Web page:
For the Love of Iris

Articles, Tips and Notes from Schreiner's Iris Gardens

Iridaceous Pink Artistry, Iris Winter Care, and Bulbs vs Rhizomes

4 Comments

Winter Iris Care  Does your Iris bed look like this right nowbearded-iris-in-snow…. under a foot of snow? Iris beds covered in a blanket of snow need no care at this time. Let nature’s insulator do its job.

bearded-iris-bedOr maybe they look something like this….a tangled mess of decayed leaves? Well, even though it’s not an ideal sight, don’t be ashamed. Let’s talk about how to remedy the situation.

If you have a garden that boasts bare ground right about now, you most likely are also starting to see signs of spring – along with the darling and beloved daffodil, tulip and hyacinth shoots, weeds and grass blades are also emerging. Now is a good time to dote upon the forgotten Iris bed, and trim back the dead, decayed foliage. If the leaves are droopy, brownish-gray — completely lifeless — then gently tear them off at the base, like a sheet of notebook paper from its spiral. If the leaves are still sturdy and green, trim those down to below any evidence of leaf spot.

Clear away the debris from the beds, pick out the emerging weeds, if any, from the soft soil. You might spray a preventative fungicide at this point, as well. Follow all manufacture’s recommendations carefully. If you anticipate another freeze in your area, you can lay evergreen boughs or straw over your newly-cleaned out Iris beds for added protection until the spring temperatures return in earnest. At which time, you will remove any covering. Remember, rhizomes grow close to the surface and want to feel that sunshine. Bearded Iris can be very forgiving, largely due to their very sturdy nature.

Bulbs vs. RhizomesDenseClump-web

Just a short two bits on the distinction between two of the methods herbaceous perennials (including Bearded Iris) utilize for food storage…. Plants have evolved several methods of storing food so that they can spring to life when the conditions are right, bulbs and rhizomes among them. The definition of a bulb is any plant that stores its complete life cycle in an underground storage structure. The “food” is converted sunshine, collected through the leaves through photosynthesis, and carried into the “larder”. Only some of the plants commonly called bulbs actually are bulbs. Bearded Iris, although falling into the above definition, develop a storage structure known as a rhizome (really an underground “stem”). The rhizome is the larder for nutrients that give the plant the energy it needs to grow, bloom, and complete its life cycle. Trimming the Iris foliage too early deprives the plant of its food intake.  Rhizomes grow horizontally just under the surface of the soil which is why they must be planted shallowly, in soil with good drainage.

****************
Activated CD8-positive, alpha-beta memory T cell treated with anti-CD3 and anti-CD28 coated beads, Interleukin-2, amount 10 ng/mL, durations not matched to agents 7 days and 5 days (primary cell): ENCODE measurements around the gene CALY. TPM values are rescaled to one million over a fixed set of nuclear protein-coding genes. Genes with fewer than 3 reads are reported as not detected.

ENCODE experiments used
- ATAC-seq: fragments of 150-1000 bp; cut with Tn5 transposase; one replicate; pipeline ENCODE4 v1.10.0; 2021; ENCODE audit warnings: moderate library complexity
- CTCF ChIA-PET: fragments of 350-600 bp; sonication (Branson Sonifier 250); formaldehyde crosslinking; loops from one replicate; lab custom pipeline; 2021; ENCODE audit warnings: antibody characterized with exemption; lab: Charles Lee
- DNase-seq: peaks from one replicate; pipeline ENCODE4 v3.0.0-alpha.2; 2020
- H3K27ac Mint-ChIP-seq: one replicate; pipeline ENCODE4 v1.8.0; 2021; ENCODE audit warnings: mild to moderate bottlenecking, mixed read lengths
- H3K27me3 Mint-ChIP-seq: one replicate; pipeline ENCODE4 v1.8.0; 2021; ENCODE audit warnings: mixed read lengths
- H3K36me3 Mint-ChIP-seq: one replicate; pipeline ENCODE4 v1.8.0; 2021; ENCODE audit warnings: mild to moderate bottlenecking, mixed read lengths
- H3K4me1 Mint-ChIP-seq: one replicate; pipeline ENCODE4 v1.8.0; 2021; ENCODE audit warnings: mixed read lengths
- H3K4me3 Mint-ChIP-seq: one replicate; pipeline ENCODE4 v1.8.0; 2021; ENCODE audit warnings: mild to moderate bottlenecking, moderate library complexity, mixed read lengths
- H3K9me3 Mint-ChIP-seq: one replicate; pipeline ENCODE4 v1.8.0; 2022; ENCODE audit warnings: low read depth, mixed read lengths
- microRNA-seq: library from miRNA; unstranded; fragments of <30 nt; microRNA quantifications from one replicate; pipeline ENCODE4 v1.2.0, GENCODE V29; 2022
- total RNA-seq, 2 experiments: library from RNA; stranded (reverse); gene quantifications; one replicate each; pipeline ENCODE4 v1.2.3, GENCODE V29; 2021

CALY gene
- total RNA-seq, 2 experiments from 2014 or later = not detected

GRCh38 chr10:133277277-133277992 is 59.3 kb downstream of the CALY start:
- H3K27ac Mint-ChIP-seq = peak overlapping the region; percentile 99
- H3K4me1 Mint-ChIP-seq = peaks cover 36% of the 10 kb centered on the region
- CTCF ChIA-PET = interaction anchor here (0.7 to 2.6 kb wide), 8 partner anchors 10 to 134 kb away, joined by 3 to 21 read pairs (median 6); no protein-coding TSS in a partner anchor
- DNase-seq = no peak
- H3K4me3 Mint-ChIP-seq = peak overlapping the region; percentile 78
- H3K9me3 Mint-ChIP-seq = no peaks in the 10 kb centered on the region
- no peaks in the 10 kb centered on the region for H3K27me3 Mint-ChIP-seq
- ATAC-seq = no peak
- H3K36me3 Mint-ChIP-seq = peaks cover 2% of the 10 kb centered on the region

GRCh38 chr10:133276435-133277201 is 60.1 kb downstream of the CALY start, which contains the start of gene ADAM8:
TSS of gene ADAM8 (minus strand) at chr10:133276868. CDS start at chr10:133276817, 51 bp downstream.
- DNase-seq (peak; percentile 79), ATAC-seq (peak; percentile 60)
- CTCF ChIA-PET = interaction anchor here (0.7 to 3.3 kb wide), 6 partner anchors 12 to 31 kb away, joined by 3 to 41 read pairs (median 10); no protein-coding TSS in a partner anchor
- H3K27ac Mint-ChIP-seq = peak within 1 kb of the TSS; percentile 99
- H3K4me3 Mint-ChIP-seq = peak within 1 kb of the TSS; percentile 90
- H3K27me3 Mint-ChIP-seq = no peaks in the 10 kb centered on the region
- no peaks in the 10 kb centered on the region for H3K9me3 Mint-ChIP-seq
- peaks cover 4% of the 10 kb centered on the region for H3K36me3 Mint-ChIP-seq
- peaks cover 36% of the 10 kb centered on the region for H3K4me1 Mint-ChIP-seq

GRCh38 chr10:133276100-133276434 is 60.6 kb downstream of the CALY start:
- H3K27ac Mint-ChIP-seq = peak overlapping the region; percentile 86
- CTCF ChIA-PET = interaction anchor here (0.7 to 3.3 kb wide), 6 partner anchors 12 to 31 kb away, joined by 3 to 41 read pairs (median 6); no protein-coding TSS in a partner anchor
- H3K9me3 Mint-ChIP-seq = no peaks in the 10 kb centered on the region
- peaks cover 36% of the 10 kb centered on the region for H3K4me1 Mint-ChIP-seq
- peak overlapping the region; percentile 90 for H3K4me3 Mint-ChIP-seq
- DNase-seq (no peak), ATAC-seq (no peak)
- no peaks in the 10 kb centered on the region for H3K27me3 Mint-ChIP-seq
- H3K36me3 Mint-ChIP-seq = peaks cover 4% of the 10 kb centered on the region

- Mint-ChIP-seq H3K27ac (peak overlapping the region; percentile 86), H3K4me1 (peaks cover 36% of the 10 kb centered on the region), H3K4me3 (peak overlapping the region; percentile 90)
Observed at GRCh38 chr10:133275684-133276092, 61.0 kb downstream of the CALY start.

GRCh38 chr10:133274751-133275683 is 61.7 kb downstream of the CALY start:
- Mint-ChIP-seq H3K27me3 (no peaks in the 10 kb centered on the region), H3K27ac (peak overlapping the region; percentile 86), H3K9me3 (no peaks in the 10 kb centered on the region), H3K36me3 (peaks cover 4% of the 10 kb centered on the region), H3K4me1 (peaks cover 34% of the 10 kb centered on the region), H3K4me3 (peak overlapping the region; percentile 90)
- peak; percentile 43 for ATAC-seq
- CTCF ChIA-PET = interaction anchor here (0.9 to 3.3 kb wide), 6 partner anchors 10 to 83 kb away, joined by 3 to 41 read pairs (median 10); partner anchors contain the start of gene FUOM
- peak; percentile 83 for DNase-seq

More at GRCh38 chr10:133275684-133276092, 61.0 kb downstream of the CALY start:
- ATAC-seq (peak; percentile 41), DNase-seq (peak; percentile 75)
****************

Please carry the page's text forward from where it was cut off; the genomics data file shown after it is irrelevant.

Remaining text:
Peggy Sue with Lilies and Echinacea

Send Iris the promise of Iris…with our annual Sweetheart Iris Collection!

Celebrate the passion of Valentine’s Day all over again during Iris bloom season. Send these five radiant Tall Bearded Iris to your sweetheart, or invite them into your own heart (and garden)* with our annual  Sweetheart Iris Collection.
These five sweet beauties offer wonderful discount and a lovely array of pink, just screaming out, “Be Mine!”

Only $49.95 (plus s/h)

(*We ship our freshly dug Iris July – September)

Thank you to the following websites for the succinct information on bulbs and herbaceous perennials: http://urbanext.illinois.edu/bulbs/bulbbasics.cfm and http://healthyhomegardening.com/Blog.php?pid=105

Author: Schreiner's Iris Gardens

Dedicated to growing and selling the finest Iris in the world.

4 thoughts on “Iridaceous Pink Artistry, Iris Winter Care, and Bulbs vs Rhizomes

  1. I’ve just braved the English storms and despite the floods and the gales there are lot of healthy lime green shoots coming from the offsets on my iris .There’s a layer of decaying autumn leaves ,which i remove and then I reflect -who could believe that such beauty could come from those funny looking rhizomes -my friends call them my gingers! Some have been in the ground for about three years, some just a couple and many for just one year .

    Every summer ,the exquisite beauty of iris takes my breath away.

    My most successful of all 130 plus is Arpege,which was hybridised and introduced by you in 1966 .I love the soft lilac standards and the purple falls . it is prolific and it doesn’t fall over in the rain or need staking I’m waiting for you to bloom ,Arpege -you won’t let me down…

    Like

Share Comments & Questions

Fill in your details below or click an icon to log in:

WordPress.com Logo

You are commenting using your WordPress.com account. Log Out / Change )

Twitter picture

You are commenting using your Twitter account. Log Out / Change )

Facebook photo

You are commenting using your Facebook account. Log Out / Change )

Google+ photo

You are commenting using your Google+ account. Log Out / Change )

Connecting to %s